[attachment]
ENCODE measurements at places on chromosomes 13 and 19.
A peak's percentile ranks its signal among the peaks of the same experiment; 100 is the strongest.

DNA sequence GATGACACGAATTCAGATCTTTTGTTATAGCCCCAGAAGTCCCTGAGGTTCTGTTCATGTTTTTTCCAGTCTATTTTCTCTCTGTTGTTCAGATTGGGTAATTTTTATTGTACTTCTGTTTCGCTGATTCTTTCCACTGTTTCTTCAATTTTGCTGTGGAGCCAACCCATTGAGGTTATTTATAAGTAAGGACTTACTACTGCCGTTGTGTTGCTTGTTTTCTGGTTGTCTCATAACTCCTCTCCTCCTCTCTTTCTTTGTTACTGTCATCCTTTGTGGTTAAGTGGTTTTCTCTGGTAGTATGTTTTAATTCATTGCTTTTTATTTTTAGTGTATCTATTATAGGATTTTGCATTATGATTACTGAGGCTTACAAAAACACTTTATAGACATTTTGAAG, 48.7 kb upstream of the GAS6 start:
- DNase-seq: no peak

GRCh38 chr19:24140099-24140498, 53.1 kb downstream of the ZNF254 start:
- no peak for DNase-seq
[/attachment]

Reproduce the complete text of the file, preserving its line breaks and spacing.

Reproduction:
ENCODE measurements at places on chromosomes 13 and 19.
A peak's percentile ranks its signal among the peaks of the same experiment; 100 is the strongest.

DNA sequence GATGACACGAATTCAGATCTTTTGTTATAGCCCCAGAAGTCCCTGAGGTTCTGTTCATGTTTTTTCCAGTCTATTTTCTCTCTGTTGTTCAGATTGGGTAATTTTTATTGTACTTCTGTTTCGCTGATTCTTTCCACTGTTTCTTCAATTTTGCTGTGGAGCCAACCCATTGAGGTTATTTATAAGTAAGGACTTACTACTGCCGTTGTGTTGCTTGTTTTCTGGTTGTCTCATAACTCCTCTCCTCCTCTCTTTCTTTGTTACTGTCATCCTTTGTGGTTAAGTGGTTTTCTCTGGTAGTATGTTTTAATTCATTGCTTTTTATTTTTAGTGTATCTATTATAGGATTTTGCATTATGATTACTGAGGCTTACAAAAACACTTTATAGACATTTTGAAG, 48.7 kb upstream of the GAS6 start:
- DNase-seq: no peak

GRCh38 chr19:24140099-24140498, 53.1 kb downstream of the ZNF254 start:
- no peak for DNase-seq